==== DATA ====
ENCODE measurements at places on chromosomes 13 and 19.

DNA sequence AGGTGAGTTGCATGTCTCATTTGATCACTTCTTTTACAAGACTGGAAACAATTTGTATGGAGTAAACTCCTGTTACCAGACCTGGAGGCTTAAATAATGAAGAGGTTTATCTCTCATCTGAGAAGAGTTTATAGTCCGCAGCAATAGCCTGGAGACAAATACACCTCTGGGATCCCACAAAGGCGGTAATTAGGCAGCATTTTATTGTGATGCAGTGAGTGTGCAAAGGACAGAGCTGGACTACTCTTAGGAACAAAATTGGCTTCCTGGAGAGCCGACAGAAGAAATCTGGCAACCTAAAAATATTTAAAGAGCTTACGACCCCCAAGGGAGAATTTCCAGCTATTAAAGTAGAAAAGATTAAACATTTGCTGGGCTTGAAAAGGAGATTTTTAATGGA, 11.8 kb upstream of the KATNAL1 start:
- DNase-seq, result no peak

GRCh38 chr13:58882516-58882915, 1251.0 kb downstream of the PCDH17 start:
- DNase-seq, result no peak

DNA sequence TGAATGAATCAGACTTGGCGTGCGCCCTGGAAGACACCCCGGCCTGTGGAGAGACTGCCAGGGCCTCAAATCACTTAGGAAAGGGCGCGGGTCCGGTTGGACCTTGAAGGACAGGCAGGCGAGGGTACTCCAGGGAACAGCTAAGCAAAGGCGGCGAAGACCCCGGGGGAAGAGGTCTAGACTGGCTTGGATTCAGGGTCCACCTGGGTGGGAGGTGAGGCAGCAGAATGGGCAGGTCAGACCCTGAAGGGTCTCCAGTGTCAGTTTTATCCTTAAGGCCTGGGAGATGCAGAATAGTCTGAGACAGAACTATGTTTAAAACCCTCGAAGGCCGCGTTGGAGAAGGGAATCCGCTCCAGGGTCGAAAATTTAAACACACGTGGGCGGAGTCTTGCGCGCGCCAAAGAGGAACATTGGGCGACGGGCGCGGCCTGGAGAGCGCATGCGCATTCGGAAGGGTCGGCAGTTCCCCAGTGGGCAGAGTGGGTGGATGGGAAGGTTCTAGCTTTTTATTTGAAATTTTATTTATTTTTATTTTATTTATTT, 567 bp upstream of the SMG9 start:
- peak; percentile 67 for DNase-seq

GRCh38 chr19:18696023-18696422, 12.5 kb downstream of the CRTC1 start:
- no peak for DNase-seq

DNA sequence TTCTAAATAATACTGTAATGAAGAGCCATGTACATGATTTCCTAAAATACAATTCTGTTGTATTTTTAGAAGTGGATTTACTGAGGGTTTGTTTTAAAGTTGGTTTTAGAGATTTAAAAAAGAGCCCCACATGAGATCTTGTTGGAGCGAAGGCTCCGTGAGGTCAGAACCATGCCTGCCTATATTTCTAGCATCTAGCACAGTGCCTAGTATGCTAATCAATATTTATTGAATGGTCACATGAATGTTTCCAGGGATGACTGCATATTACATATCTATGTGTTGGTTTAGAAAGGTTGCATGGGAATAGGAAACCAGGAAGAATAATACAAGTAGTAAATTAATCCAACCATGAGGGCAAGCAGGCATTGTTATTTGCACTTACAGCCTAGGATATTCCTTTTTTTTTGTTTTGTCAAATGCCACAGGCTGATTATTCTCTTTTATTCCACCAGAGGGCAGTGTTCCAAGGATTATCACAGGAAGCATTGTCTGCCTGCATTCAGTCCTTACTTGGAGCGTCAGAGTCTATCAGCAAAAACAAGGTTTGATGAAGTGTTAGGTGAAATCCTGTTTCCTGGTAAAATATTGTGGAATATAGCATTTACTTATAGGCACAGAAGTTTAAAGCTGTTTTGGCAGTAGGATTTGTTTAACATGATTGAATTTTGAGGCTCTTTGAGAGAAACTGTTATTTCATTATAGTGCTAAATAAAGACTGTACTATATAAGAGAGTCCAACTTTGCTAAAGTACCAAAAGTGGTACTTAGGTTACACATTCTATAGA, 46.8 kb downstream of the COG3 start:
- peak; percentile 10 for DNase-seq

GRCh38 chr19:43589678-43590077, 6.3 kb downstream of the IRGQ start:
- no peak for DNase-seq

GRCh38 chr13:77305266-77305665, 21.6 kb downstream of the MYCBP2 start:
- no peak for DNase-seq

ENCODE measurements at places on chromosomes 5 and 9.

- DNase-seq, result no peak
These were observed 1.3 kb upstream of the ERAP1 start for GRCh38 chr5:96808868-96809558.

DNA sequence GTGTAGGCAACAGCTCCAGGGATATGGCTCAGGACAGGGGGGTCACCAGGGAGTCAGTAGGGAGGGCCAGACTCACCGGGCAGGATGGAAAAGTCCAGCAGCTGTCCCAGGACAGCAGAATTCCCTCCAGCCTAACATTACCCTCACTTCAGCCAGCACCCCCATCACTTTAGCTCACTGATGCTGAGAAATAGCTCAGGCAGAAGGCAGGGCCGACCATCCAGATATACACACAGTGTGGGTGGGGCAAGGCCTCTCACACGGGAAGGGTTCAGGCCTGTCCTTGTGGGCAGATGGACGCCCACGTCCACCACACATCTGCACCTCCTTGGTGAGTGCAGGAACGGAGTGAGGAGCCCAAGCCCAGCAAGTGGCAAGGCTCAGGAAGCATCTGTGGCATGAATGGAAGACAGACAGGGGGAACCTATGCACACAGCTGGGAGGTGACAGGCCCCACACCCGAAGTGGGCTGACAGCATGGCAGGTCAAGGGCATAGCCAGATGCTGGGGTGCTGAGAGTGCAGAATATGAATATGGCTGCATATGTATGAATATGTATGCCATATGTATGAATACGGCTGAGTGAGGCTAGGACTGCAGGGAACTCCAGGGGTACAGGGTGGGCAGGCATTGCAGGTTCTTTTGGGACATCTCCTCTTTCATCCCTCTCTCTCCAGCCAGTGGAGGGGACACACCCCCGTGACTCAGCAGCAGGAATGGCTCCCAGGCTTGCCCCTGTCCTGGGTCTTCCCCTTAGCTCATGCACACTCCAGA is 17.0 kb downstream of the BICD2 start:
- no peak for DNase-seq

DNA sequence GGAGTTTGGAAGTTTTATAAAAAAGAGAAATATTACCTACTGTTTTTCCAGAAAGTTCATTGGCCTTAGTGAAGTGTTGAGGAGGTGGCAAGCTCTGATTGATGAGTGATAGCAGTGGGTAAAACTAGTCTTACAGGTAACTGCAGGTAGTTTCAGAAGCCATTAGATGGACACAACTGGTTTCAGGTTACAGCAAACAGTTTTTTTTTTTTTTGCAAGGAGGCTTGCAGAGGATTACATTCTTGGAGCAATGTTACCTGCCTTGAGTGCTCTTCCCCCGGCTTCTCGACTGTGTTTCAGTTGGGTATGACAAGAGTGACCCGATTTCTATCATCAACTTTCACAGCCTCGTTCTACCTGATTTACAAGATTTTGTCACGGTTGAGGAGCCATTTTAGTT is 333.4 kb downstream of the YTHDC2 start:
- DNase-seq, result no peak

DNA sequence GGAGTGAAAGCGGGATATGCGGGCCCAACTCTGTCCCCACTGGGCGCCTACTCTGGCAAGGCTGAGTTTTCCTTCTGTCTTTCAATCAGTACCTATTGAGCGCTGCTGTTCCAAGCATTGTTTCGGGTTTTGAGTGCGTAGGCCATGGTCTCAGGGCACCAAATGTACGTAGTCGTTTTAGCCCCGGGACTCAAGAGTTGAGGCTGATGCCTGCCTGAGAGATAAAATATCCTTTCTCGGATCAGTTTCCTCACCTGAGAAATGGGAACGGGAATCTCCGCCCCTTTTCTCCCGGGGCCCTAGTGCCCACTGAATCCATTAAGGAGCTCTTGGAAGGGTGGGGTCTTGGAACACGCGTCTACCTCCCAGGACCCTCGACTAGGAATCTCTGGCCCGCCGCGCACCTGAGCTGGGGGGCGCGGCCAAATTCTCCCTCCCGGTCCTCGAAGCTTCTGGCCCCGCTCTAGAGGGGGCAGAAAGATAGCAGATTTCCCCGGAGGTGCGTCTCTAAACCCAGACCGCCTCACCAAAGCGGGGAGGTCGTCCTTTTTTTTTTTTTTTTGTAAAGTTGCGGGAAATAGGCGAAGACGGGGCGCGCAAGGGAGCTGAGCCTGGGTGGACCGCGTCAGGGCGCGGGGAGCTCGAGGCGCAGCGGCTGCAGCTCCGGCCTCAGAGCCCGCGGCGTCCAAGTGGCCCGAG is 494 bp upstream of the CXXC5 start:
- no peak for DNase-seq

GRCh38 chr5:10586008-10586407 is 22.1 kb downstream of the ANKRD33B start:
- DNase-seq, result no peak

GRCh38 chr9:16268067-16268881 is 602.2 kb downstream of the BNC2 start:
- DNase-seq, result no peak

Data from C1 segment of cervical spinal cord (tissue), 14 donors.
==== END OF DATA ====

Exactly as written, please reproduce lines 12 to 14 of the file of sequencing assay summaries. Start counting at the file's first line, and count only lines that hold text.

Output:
GRCh38 chr19:43589678-43590077, 6.3 kb downstream of the IRGQ start:
- no peak for DNase-seq

GRCh38 chr13:77305266-77305665, 21.6 kb downstream of the MYCBP2 start: